02 August 2006

Lower Tahquamenon Falls

Remember my grandiose idea of taking the kids on a big hike at least once a week this summer? Well, my nicely laid plans got foiled by Joe's broken tibia. At the end of April he had a wipeout on his bike which landed us at Chelsea Hospital for several hours and resulted in my boy lying immobile on the couch for eight straight days. Not exactly conducive to hiking. Once his leg was in a cast, over the next seven weeks he progressed from the couch to a walker, and then to crutches. It was nearly the end of June before his cast came off and he was able to amble around without restrictions — gingerly at first, but quickly ramping up to his usual whirling-dervish pace. And let me tell you, he was good and ready to make up for seven weeks of lost time.

It was the perfect time to head north.

We had planned this trip earlier in the year and were thankful that it coincided nicely with Joe's leg healing. Two days after the cast came off, we drove up to Mackinaw City and set up our home base there at a little beachside cabin, from which we could see both the Mackinac Bridge and Mackinac Island. After spending a day and a half swimming and frolicking, we slipped into our Tevas and headed even further north for a day trip to Tahquamenon Falls.

After we crossed the Big Mac (which, incidentally, is the world's longest suspension bridge), the drive was peaceful and remote in that Upper-Peninsula kind of way. We spent a good hour traveling down a two-laner lined with righteous-looking forests on either side, seeing only a handful of other motorists going to or fro. Except for the forests, the two biggest attractions during the drive were (1) a dead porcupine on the side of the road (yes, we did stop to gawk; you will thank me that there are no pictures), and (2) a town called Paradise (quite paradoxically named, by the way) which boasts an ice cream shop called, cleverly, the Troll Trap. Don't worry if you don't get the joke — it's kind of a Michigan thing.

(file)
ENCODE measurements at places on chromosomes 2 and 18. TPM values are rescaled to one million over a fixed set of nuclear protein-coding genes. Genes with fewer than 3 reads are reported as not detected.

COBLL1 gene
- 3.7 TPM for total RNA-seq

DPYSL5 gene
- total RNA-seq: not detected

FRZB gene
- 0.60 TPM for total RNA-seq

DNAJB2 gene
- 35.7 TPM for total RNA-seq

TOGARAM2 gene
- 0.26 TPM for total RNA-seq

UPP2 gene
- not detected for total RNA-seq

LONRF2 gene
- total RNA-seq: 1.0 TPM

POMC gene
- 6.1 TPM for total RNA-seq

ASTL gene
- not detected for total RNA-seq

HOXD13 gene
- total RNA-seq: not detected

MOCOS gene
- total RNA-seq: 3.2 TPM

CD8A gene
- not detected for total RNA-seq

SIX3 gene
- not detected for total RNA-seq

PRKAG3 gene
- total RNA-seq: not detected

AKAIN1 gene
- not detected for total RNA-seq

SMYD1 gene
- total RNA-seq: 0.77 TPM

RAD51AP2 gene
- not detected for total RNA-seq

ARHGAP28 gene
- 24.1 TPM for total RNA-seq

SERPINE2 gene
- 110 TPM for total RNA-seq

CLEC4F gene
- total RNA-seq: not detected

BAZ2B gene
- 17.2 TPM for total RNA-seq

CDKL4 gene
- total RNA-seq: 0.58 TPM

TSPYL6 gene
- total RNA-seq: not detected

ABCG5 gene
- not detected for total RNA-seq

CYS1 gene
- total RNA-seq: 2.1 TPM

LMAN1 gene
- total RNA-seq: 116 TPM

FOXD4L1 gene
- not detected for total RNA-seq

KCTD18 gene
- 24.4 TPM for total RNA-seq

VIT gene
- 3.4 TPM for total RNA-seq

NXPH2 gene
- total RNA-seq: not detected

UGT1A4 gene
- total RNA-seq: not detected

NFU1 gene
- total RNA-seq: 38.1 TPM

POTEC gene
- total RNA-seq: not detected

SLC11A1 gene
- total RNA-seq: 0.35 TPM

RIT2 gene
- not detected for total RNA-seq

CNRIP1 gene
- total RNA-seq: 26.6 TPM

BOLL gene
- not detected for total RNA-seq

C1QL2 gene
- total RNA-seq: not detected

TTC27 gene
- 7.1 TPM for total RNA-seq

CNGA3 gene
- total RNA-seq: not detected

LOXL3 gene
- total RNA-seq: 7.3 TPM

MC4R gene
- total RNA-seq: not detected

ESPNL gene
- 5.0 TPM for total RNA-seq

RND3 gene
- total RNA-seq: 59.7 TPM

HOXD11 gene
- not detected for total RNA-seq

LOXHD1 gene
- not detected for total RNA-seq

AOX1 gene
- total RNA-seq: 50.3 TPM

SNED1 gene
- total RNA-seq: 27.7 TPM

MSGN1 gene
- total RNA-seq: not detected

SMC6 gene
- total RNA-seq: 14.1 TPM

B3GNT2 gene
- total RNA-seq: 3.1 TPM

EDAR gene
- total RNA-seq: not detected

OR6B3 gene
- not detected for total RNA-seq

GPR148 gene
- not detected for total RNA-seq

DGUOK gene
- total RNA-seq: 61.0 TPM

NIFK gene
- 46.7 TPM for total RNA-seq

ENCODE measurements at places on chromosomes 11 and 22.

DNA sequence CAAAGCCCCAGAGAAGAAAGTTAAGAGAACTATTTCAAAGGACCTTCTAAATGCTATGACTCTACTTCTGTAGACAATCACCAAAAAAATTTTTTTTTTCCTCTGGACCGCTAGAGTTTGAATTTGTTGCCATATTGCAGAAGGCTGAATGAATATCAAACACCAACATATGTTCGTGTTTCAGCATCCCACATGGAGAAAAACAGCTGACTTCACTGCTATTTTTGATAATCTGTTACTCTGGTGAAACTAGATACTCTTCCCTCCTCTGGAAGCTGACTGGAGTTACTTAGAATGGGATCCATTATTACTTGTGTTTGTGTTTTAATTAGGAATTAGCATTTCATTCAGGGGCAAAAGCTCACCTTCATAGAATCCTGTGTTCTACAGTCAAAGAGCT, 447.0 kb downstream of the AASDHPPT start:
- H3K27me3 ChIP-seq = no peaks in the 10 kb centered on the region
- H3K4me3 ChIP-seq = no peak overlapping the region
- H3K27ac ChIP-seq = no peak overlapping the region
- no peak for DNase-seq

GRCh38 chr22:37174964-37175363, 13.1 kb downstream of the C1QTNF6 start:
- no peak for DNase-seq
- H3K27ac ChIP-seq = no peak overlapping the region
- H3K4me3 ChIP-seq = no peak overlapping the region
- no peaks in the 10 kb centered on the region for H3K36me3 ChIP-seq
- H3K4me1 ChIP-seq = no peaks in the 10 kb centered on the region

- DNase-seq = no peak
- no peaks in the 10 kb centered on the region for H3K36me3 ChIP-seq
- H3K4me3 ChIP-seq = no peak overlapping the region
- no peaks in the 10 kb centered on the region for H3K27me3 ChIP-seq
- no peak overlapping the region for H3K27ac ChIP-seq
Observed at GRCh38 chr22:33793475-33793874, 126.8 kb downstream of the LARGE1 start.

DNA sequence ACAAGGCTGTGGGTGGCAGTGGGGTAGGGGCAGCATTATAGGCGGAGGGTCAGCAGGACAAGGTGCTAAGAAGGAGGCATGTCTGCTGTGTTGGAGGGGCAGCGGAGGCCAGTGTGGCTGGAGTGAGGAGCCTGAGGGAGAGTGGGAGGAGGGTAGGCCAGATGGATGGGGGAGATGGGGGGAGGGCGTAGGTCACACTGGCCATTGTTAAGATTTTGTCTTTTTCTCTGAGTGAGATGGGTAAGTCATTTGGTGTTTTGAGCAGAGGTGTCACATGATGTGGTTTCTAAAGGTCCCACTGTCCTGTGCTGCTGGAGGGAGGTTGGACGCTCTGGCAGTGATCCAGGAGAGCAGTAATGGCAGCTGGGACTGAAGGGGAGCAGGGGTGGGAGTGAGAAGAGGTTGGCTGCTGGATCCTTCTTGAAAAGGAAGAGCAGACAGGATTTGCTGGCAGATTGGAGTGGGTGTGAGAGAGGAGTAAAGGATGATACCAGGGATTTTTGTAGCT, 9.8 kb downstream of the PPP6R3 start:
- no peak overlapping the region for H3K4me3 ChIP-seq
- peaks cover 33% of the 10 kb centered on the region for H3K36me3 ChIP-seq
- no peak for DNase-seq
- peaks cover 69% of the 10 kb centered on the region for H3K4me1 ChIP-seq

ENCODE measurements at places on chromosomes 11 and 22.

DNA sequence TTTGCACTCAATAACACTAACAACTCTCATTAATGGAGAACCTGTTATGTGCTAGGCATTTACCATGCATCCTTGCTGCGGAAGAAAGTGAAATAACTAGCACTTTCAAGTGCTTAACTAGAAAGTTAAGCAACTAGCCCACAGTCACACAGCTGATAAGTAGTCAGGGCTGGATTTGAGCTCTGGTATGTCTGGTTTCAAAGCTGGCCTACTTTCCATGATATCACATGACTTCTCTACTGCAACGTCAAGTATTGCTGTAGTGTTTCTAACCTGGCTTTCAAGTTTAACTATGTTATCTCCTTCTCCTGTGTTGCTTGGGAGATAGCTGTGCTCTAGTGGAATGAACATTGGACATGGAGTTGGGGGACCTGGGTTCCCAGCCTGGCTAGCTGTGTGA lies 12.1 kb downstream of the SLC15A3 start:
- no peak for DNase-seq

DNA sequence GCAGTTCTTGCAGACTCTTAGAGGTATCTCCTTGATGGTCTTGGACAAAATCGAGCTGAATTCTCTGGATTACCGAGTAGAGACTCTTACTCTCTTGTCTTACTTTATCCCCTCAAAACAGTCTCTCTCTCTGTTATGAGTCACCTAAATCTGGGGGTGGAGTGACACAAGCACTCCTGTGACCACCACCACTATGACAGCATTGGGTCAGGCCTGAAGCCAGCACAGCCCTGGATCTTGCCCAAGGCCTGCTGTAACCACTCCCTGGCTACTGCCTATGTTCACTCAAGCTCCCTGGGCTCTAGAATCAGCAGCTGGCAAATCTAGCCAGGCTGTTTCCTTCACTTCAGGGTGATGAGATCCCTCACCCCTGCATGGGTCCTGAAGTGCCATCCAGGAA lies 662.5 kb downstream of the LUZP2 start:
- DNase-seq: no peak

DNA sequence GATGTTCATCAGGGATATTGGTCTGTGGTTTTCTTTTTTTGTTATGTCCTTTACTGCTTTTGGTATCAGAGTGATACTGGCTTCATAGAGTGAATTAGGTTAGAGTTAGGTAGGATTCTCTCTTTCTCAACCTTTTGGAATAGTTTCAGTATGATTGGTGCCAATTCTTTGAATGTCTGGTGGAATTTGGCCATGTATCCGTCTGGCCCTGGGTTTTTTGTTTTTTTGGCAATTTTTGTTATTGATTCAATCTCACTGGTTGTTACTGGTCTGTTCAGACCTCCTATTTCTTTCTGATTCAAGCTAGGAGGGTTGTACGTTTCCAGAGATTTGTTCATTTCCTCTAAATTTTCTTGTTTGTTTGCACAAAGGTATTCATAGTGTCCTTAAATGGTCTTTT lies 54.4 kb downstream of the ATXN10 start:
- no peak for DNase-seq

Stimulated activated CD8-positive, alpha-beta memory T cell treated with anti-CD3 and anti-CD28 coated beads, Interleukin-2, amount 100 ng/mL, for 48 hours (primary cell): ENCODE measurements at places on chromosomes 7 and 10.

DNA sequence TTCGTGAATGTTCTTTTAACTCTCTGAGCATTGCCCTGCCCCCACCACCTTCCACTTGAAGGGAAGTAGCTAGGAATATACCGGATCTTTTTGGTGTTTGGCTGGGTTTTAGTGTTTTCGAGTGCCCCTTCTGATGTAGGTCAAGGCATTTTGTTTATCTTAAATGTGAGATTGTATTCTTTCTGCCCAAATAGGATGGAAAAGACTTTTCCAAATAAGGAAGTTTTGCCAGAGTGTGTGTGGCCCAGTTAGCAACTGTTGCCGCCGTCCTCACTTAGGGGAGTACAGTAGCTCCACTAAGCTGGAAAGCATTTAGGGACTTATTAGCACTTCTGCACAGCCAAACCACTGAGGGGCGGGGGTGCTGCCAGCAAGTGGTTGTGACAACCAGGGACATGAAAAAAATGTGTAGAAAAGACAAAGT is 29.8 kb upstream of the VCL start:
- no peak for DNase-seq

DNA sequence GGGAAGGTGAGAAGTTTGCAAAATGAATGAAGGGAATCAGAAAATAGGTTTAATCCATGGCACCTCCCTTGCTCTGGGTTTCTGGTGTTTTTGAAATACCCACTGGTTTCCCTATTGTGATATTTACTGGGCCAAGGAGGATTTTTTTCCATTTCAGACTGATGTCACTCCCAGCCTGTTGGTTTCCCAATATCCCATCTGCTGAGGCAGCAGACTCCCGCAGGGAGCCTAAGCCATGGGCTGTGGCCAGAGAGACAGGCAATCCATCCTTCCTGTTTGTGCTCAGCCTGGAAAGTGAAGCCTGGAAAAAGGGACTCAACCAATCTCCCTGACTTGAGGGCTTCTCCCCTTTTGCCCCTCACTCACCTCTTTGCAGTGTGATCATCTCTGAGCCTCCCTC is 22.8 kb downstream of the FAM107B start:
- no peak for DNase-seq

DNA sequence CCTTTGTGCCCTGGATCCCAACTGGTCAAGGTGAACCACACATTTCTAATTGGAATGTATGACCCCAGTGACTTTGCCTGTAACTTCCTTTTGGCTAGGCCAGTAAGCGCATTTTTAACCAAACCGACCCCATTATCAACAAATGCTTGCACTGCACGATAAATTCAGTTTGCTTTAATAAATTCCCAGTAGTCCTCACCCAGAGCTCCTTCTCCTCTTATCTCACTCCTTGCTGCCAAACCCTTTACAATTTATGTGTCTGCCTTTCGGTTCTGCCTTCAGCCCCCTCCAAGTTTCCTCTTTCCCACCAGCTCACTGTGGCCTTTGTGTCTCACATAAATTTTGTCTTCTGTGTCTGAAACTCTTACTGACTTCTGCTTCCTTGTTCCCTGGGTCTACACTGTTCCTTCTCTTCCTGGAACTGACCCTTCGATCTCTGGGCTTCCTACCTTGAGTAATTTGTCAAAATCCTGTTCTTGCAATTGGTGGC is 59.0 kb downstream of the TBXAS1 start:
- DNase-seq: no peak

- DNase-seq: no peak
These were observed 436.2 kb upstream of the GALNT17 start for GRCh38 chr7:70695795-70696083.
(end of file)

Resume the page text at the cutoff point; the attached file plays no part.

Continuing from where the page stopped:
When we got to the park, the four of us plus the hound got in a boat and rowed across the Tahquamenon River to a little island in the middle of the lower falls. There we found a winding path to the falls and set about the serious business of exploring.

It was a lot like what we experienced when we hiked the Virgin River in Utah — the best part being that you can get right in the water and wade for miles! Once you pass the first and biggest cascade (shown below — click on the picture to get some perspective of its size) at a large observation deck, the remaining drops in the lower falls are very small, gentle, and inviting. In fact it's not too crazy of a thought to actually hike all the way up the river and get a good view of the much larger and grandiose upper falls. For a fleeting and ambitious moment we thought we might do just that. After all, most spots in the river between upper and lower are only about six or eight inches deep — plenty manageable for even the shortest-legged member of our party (Buster). But the distance to the upper falls is eight miles, and considering we covered only about two miles in a little over an hour, we decided to head back.

This is a great hike for kids, because what's not to like about getting into a rowboat, rowing to an island, and splashing around a bit in some waterfalls? We would go back again in a heartbeat. Even if we didn't get to see a dead porcupine.

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